Also, if you need more root and intermediate certificates for Comodo, you can find them all at this link.

After installing an SSL Certificate on your website, you can also let your visitors and customers know that your website is secure by adding a site seal somewhere on a prominent place on your website. You can choose to place the site seal in the footer of your website, or on the checkout page where customers have to enter their credit card information, or in both these places.

Site seals are of two types: static and dynamic. All Domain Validation SSL Certificates come with a static site seal, which is basically an image. All Business Validation and Extended Validation SSL Certificates come with a dynamic site seal which can be hovered or clicked on, and they will show the name of your company, will confirm that your website was issued a legitimate SSL Certificate, and will prove that your website belongs to your company.


Site Seals for RapidSSL SSL Certificates 

If you purchased an SSL issued by RapidSSL, you can get your site seal at the following link:
https://knowledge.rapidssl.com/support/ssl-certificate-support/index?page=content&id=SO14424


Site Seals for GeoTrust SSL Certificates 

If you purchased an SSL issued by GeoTrust, you can get your site seal at the following link:
https://www.geotrust.com/support/seal/agreement/installation-instructions/


Site Seals for Thawte SSL Certificates 

If you purchased an SSL issued by Thawte, you can get your site seal at the following link:
https://www.thawte.com/ssl/secured-seal/installation-agreement/


Site Seals for Symantec SSL Certificates 

If you purchased an SSL issued by Symantec, you can get your site seal at the following link:
https://www.symantec.com/ssl/seal-agreement/install.jsp


Comodo Dynamic Site Seals for Business Validation and Extended Validation SSL Certificates

If you purchased a Comodo SSL with Business or Extended Validation you can download the dynamic site seal at the following link: https://trustlogo.com/trustlogo_choice.html


Comodo Static Site Seals for Domain Validation SSL Certificates 

If you bought a Domain Validation SSL Certificate from Comodo, it comes with a static site seal. You can see 7 examples of Comodo static site seals which you can use at the following link: https://www.ssldragon.com/site-seals/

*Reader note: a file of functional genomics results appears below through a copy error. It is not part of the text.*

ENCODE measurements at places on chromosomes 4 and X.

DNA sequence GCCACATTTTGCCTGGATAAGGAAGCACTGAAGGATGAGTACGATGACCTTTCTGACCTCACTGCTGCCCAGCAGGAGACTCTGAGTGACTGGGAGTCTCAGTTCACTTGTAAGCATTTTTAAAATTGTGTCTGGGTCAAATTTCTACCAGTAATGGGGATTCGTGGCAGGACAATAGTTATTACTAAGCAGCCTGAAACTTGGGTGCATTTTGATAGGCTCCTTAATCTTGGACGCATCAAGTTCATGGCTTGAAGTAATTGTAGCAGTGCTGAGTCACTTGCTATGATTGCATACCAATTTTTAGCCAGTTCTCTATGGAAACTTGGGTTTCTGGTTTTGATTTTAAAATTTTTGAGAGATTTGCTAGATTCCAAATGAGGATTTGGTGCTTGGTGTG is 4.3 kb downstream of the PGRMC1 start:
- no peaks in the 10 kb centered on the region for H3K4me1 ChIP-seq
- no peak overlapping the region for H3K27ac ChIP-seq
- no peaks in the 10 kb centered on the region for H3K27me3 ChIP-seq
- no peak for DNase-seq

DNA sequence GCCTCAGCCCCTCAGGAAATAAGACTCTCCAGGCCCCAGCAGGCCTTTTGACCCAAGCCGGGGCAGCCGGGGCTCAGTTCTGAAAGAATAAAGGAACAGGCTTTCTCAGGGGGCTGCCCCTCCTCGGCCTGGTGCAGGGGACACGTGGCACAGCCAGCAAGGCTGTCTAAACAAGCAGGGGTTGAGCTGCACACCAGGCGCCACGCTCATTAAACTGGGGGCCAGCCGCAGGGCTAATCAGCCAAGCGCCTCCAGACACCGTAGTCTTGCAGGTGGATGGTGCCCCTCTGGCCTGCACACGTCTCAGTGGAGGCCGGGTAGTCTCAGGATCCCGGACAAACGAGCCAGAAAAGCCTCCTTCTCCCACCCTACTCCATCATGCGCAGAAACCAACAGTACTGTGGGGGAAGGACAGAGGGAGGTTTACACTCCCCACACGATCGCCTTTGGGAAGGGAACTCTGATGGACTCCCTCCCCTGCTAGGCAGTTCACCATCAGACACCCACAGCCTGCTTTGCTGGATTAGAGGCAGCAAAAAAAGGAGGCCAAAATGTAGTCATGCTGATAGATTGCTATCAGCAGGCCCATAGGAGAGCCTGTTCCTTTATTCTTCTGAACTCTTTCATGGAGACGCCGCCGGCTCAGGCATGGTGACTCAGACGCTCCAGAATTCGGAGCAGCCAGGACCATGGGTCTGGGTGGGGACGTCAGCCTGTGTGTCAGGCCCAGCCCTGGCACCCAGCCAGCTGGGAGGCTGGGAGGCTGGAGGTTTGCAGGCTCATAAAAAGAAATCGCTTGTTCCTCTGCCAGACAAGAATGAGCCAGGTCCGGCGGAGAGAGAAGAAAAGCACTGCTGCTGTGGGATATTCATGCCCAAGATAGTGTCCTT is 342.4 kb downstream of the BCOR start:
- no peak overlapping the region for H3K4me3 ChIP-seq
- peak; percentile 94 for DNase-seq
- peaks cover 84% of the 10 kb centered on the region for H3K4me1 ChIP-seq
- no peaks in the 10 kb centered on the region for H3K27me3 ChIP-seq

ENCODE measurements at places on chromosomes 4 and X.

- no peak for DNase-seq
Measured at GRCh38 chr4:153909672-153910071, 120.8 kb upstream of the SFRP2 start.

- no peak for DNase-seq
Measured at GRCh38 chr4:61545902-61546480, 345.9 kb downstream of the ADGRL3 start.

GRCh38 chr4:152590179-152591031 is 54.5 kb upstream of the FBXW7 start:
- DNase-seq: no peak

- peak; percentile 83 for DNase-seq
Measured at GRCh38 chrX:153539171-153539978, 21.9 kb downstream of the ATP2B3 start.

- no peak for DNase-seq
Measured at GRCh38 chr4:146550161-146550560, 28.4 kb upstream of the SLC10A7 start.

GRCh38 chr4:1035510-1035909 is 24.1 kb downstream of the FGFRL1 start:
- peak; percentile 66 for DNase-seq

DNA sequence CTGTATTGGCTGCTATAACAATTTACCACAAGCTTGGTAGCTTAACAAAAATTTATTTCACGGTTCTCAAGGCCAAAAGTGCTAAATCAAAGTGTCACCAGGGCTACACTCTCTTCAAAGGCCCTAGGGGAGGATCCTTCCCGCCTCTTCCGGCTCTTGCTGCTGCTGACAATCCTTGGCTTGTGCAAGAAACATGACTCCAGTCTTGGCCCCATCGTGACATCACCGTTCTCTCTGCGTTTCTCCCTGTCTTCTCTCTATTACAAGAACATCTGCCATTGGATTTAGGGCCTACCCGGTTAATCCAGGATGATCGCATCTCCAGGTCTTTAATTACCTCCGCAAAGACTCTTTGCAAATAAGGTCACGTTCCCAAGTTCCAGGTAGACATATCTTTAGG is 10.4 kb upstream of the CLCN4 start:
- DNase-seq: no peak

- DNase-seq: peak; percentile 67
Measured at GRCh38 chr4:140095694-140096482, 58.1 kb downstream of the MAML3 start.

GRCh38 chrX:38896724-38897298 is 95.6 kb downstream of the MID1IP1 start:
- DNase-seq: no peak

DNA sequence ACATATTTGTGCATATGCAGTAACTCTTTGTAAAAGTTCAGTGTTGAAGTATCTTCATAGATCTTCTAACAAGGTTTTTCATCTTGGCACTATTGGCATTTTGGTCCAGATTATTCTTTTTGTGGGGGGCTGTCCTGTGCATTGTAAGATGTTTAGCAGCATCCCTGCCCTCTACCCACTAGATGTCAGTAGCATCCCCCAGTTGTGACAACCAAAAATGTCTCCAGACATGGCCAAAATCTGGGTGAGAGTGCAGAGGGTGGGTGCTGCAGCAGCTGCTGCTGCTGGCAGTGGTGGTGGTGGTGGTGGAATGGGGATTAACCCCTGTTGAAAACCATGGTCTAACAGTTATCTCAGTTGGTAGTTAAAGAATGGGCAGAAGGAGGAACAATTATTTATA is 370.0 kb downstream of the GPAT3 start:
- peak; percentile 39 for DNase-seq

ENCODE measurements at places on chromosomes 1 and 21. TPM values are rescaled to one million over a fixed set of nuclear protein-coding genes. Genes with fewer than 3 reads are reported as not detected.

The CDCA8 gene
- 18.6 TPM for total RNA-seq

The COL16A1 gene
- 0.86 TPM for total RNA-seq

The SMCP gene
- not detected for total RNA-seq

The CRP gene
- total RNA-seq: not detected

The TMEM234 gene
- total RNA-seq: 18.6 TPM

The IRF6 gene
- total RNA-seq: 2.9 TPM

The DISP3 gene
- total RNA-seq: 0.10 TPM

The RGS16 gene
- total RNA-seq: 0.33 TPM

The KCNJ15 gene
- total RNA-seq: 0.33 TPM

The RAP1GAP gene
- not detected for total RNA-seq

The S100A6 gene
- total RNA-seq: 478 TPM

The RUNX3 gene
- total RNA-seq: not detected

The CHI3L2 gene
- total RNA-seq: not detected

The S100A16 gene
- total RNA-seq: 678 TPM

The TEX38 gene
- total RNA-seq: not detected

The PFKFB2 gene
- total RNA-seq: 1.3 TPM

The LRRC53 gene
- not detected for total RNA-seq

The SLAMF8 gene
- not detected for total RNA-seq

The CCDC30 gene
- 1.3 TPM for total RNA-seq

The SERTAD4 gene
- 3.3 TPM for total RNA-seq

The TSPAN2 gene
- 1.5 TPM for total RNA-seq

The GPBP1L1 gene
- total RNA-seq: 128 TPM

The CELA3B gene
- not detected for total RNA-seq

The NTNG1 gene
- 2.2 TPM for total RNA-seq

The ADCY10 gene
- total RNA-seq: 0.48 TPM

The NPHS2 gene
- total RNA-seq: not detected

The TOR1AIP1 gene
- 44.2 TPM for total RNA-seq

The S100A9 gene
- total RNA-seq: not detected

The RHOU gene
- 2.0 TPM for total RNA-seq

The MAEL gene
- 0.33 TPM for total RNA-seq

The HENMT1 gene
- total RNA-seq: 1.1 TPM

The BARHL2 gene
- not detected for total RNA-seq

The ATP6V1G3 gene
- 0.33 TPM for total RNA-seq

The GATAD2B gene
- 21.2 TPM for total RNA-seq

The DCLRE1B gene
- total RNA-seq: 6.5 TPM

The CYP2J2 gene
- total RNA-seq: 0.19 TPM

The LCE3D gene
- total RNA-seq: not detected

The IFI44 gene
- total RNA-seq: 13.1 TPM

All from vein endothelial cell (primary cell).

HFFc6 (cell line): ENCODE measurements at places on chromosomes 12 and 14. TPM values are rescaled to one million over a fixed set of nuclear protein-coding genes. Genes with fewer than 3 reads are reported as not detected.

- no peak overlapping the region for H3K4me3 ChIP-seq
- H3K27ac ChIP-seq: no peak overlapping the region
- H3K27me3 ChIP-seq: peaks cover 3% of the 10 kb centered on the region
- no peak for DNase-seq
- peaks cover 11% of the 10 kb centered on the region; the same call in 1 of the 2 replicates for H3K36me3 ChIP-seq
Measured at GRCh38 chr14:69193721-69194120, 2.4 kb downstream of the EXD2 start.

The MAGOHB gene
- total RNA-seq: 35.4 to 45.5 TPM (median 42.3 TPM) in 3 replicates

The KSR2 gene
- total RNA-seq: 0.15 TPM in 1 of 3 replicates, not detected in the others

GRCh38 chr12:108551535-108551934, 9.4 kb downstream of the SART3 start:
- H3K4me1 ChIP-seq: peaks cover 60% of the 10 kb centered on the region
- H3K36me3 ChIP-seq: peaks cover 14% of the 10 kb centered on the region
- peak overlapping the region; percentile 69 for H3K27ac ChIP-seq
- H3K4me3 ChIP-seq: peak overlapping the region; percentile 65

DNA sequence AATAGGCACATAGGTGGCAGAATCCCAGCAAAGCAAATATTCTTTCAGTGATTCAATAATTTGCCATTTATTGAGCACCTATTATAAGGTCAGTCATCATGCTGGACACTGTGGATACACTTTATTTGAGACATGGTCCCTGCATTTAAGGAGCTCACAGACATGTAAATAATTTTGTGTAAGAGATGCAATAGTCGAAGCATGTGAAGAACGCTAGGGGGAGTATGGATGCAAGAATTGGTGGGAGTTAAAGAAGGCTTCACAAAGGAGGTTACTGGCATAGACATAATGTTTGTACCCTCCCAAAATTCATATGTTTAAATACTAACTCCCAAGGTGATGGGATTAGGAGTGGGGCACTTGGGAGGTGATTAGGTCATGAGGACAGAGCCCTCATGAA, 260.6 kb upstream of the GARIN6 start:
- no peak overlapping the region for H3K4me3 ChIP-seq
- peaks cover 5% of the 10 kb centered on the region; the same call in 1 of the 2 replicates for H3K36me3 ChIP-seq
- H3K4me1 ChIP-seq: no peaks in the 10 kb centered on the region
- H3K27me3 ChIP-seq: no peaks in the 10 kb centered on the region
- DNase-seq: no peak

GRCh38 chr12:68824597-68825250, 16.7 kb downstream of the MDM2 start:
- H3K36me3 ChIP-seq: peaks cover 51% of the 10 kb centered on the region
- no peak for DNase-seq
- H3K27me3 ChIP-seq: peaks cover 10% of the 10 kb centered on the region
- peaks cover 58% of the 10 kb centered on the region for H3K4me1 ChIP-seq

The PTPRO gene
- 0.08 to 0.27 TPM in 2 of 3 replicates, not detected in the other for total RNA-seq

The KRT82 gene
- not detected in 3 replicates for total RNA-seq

If you need the site seals as HTML codes, then here are the codes that you can put on your website:

Comodo Secure – green static seal:

Comodo PositiveSSL – orange static seal:

Comodo PositiveSSL – green static seal:

Comodo Secure – red static seal:

Comodo Secure – red static seal with text:

Comodo Secure – red, large static seal:

Comodo Secure – square static seal:

Sometimes, the SSL Certificate which was issued to you does not match the Private Key which you are trying to use when installing that SSL Certificate on your server. That is a common user generated error.

If the system says there is a mismatch, then you need to double check the CSR and Private Key which you generated, and which came together. You need to make sure that you used that specific CSR when you configured your SSL Certificate. When the SSL Certificate is issued, you need to use the Private Key that pairs with that specific CSR.

We see customers making the mistake where they generate one CSR and Private Key, then configure the SSL Certificate with a different CSR that is server generated. In that case the server generated CSR pairs with its own Private Key which you most probably don’t have.

The Private Key which you have works only with the CSR that it came with. Also, the Private Key which you have works only with the SSL Certificate that was configured using the CSR that pairs with that Private Key.

Solution

To solve this, you need to re-configure (re-issue) your SSL Certificate using a CSR code for which you have the Private Key that it pairs with. You may want to use a CSR code that your server provides, or generate a new CSR and Private Key.